On average, your neighbors pay $65 a month.See Your Rates
The Beehive State has some unusual insurance regulations. Have no fear – QuoteWizard has compiled data from a variety of state, federal, and insurance industry sources to help you understand them.
This page will show you which types of coverage are legally required in Utah, provide information about the cost of driving including average insurance rates, and share some insights about insurance risk to help you protect yourself and your family.
How much is car insurance in Utah? Premiums in Utah are generally lower than the national average. The average cost of auto insurance in Utah is $784.10 per year. The national average price is $889.01.
|Total Cost Per Year||$784.10|
|Price Per Month||$65.34|
The graph below shows the change in average Utah rates from 2011 to 2015, the most recent year the data is available. According to the III, Utah car insurance rates increased from $712 in 2011 to $784 in 2015, a jump of $71 dollars, or 10.01 percent.
Buying car insurance in Utah should be easy. Unfortunately, it can be the opposite when you shop for it on your own.
Instead of spending hours researching insurers by yourself, let QuoteWizard lend a helping hand. We’ll connect you to the top car insurance companies in the country so you can compare rates. In the end, you’ll not only save time, but also money!
Last year, 21,266 people used QuoteWizard to compare car insurance quotes in Utah from multiple companies.
These are the most common vehicles owned by Utah drivers requesting car insurance quotes through QuoteWizard in the past year.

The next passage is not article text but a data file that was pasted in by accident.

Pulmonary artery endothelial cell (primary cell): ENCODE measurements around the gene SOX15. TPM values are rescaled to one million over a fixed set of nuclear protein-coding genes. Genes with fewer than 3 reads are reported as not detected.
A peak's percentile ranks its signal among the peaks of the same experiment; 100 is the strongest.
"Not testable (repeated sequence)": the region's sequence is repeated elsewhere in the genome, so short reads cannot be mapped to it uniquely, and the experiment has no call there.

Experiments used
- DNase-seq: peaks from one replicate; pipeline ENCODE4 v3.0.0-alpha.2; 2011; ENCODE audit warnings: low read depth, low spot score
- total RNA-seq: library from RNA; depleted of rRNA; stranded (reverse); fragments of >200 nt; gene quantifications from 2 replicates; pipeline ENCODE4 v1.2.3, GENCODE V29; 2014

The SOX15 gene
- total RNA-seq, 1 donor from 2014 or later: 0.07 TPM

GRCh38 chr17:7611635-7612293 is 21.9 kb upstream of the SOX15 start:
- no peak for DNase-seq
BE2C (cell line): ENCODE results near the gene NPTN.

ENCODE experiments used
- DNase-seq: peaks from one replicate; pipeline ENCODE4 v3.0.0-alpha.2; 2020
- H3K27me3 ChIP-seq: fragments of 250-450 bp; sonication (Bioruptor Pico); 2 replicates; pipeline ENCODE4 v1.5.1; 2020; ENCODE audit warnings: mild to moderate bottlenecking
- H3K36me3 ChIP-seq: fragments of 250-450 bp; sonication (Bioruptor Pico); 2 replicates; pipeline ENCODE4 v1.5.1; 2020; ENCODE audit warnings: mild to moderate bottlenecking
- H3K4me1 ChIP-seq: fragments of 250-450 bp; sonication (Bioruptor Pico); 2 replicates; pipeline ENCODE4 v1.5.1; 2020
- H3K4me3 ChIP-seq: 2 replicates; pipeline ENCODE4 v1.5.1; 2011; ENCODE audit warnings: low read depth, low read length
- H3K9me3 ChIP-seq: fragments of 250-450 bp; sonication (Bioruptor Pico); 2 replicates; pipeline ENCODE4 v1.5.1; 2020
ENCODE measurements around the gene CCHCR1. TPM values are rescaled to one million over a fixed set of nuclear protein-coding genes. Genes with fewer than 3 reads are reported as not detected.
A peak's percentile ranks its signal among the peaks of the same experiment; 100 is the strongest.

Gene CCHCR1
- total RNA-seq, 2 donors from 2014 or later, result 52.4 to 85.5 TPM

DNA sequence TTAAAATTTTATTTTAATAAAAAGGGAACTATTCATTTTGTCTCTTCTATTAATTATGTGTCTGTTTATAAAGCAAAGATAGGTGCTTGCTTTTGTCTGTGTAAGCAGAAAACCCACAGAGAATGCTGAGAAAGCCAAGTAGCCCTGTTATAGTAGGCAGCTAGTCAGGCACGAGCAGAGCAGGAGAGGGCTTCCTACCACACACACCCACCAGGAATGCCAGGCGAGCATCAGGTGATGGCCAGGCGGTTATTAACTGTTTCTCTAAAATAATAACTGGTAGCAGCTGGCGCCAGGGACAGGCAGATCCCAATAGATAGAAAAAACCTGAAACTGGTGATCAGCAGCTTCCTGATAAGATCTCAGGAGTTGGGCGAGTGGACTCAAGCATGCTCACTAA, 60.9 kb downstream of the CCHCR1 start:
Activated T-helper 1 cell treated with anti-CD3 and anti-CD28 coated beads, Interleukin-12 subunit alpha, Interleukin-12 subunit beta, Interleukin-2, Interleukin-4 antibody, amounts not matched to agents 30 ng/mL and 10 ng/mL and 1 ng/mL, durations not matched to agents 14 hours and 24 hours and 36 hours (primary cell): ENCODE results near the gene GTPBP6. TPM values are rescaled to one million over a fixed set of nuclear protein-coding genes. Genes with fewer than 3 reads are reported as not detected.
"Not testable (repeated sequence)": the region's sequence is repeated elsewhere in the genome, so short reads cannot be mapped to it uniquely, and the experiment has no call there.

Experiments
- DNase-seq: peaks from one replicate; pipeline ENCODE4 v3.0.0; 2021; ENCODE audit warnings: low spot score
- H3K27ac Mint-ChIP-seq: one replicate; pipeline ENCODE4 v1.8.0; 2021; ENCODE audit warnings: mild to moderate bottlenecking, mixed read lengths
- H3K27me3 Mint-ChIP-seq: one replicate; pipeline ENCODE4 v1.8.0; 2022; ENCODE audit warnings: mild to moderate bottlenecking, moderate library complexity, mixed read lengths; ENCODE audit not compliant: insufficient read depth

Last year, these were the most common car insurance companies reported by QuoteWizard users living in the state of Utah. Out of the 21,266 Utah drivers that used QuoteWizard to request insurance quotes last year, 2,236 had no car insurance.
If you drive a vehicle registered in Utah, you must maintain a minimum level of insurance coverage of 25/65/15.
This means that any policy must include the following:
Utah is one of the 12 US states that have a no-fault insurance system. In no-fault states, accident victims can collect benefits from their insurance companies, regardless of whether the other party is insured. Liability coverage is intended to help pay for other peoples’ medical and repair bills if you're found at fault in a car accident. Personal Injury Protection (PIP) is intended to cover your medical expenses after an accident, regardless of who was at fault.
Any time you drive in Utah, you must be prepared to show your car insurance identification card to law enforcement. You will get this identification card from your car insurance company when you buy a policy.
The insurance ID card must include all of the following:
Driving without insurance in Utah is a Class B misdemeanor punishable by a minimum fine of $400 for a first offense. You will also have your driver’s license suspended, at least until you are able to show proof of insurance upon request.
Utah residents that have had their driver’s licenses suspended due to drunk driving convictions or other violations must provide proof of financial responsibility by filing an SR-22 form. “SR” stands for safety responsibility and it certifies that a driver has the minimum amount of insurance required by state law.
Utah law requires that an SR-22 be carried for 36 consecutive months. If a driver fails to renew their policy 15 days before expiration, a letter is sent to the state resulting in suspension of their license. Once renewed, the license will be reinstated, but this can be a time-consuming process.